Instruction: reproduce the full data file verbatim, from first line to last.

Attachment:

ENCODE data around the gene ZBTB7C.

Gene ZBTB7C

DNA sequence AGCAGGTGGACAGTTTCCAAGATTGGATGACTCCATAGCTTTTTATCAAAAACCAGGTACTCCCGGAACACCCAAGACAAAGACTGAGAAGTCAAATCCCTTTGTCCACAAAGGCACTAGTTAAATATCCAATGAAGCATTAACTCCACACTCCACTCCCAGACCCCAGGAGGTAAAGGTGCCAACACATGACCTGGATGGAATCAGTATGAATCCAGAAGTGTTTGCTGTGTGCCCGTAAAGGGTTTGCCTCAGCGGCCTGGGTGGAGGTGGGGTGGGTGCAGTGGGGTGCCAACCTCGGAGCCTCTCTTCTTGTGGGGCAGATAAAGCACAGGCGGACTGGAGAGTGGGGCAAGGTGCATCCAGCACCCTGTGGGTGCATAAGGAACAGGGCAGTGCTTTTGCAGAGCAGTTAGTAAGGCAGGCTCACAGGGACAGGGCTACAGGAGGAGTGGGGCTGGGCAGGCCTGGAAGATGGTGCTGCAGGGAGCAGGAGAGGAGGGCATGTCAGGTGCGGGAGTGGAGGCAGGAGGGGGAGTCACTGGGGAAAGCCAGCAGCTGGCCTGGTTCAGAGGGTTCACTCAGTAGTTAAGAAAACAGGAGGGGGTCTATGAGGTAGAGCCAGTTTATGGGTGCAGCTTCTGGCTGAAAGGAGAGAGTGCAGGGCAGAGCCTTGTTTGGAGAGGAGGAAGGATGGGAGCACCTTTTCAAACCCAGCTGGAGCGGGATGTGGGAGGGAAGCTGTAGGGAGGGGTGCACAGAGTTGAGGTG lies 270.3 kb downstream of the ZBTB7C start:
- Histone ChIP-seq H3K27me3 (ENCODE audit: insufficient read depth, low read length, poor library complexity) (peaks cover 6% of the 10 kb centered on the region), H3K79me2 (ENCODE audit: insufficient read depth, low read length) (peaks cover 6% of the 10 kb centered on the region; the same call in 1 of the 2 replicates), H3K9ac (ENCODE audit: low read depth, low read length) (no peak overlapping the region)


ENCODE data around the gene ZBTB7C.

Gene ZBTB7C

DNA sequence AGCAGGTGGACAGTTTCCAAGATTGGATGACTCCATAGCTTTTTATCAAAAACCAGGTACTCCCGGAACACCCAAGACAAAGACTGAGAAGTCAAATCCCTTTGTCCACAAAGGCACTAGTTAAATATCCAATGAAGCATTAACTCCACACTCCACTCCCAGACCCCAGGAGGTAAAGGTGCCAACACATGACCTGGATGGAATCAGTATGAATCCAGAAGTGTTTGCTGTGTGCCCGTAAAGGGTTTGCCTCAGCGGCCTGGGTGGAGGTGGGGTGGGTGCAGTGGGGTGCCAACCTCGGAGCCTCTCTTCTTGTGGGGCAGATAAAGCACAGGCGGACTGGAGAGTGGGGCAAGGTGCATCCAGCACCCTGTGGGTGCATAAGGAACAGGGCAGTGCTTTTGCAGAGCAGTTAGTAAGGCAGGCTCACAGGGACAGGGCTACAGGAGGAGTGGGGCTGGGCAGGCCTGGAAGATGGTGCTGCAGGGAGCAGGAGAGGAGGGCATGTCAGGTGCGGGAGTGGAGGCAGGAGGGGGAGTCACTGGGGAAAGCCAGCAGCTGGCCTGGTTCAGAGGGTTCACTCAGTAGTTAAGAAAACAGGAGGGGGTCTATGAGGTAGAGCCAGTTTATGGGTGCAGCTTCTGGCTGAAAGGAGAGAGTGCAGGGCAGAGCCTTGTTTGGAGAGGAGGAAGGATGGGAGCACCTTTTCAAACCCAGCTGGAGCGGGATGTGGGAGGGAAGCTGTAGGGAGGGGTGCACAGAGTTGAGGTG lies 270.3 kb downstream of the ZBTB7C start:
- Histone ChIP-seq H3K27me3 (ENCODE audit: insufficient read depth, low read length, poor library complexity) (peaks cover 6% of the 10 kb centered on the region), H3K79me2 (ENCODE audit: insufficient read depth, low read length) (peaks cover 6% of the 10 kb centered on the region; the same call in 1 of the 2 replicates), H3K9ac (ENCODE audit: low read depth, low read length) (no peak overlapping the region)